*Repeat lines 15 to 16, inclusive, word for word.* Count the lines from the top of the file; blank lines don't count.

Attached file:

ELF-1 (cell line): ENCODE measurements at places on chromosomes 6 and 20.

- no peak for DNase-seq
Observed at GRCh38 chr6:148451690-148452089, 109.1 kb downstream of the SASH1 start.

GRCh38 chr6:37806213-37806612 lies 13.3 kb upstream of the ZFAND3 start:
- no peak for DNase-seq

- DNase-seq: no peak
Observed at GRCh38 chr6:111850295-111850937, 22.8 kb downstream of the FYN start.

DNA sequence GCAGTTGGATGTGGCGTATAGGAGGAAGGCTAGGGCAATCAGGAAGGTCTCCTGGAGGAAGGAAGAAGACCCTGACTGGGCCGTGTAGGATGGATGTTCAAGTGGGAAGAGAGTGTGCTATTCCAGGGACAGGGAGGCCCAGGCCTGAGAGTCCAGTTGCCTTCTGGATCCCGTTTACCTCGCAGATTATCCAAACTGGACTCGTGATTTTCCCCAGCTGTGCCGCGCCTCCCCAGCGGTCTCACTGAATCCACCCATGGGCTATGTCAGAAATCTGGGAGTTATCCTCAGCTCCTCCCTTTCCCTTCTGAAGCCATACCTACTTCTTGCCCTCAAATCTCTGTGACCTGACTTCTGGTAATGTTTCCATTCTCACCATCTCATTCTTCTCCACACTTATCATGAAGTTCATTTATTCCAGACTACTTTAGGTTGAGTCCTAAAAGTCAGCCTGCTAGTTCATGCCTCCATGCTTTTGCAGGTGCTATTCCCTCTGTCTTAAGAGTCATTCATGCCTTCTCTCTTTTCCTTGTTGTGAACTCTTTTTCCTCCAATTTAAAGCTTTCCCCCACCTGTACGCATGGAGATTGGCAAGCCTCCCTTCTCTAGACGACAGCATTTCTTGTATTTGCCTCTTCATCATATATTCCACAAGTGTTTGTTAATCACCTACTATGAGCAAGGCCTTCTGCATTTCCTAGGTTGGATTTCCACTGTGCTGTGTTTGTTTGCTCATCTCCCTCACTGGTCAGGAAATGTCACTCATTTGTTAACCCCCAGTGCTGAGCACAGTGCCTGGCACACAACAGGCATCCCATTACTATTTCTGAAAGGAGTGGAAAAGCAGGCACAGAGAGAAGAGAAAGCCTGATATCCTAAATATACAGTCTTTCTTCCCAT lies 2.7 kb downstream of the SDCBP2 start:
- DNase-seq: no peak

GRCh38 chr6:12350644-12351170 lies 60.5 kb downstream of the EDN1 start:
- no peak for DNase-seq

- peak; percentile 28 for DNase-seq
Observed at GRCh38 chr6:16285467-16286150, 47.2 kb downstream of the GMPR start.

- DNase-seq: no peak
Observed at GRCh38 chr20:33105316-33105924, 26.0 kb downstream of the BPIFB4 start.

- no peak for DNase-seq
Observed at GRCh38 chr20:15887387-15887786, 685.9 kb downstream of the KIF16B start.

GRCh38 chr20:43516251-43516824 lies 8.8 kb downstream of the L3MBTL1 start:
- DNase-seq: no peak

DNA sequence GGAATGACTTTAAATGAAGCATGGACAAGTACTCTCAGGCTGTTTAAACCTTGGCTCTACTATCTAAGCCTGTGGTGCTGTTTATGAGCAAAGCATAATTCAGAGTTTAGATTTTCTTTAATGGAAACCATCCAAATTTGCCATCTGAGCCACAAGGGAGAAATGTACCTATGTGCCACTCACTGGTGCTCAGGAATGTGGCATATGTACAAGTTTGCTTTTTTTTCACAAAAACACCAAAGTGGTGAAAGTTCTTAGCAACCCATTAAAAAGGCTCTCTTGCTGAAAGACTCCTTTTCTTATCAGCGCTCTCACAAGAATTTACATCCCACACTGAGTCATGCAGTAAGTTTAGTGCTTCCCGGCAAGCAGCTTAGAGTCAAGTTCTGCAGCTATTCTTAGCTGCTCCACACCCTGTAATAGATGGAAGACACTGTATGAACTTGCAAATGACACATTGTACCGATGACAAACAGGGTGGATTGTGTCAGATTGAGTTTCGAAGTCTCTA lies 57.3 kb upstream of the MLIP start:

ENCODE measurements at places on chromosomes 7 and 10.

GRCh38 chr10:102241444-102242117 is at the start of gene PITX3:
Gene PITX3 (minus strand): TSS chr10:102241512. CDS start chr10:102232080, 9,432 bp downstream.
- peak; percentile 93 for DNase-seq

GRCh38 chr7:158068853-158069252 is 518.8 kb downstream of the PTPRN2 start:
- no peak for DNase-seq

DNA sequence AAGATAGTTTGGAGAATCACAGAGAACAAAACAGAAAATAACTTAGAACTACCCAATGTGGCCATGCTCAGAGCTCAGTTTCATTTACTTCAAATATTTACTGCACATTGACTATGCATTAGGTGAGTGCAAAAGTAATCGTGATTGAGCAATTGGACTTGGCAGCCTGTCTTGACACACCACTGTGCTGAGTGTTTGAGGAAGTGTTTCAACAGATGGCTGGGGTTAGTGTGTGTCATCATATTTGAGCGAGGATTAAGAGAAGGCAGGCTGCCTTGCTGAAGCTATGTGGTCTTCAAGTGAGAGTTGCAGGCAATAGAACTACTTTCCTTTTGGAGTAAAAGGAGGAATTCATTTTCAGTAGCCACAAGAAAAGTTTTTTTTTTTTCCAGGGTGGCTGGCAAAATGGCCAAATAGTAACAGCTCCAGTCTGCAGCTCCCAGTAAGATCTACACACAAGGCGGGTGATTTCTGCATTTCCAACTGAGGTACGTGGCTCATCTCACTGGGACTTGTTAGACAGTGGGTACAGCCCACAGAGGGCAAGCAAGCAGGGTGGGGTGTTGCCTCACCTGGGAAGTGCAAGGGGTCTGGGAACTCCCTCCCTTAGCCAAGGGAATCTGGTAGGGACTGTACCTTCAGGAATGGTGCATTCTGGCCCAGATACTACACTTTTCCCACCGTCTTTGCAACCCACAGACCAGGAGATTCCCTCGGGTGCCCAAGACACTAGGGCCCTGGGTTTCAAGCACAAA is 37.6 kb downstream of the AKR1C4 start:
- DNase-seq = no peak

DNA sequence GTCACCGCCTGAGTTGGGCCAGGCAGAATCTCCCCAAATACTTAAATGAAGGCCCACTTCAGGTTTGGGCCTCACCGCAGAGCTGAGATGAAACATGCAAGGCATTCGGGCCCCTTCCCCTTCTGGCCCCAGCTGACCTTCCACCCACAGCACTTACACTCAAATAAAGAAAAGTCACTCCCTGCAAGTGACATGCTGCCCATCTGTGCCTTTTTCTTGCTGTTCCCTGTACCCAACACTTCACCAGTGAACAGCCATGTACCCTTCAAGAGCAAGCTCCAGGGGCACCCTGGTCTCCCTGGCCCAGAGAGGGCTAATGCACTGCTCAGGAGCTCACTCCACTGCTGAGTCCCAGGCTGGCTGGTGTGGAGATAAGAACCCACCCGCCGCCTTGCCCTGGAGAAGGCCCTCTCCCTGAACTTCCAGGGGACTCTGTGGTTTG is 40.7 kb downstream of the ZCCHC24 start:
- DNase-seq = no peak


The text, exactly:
Observed at GRCh38 chr20:33105316-33105924, 26.0 kb downstream of the BPIFB4 start.

- no peak for DNase-seq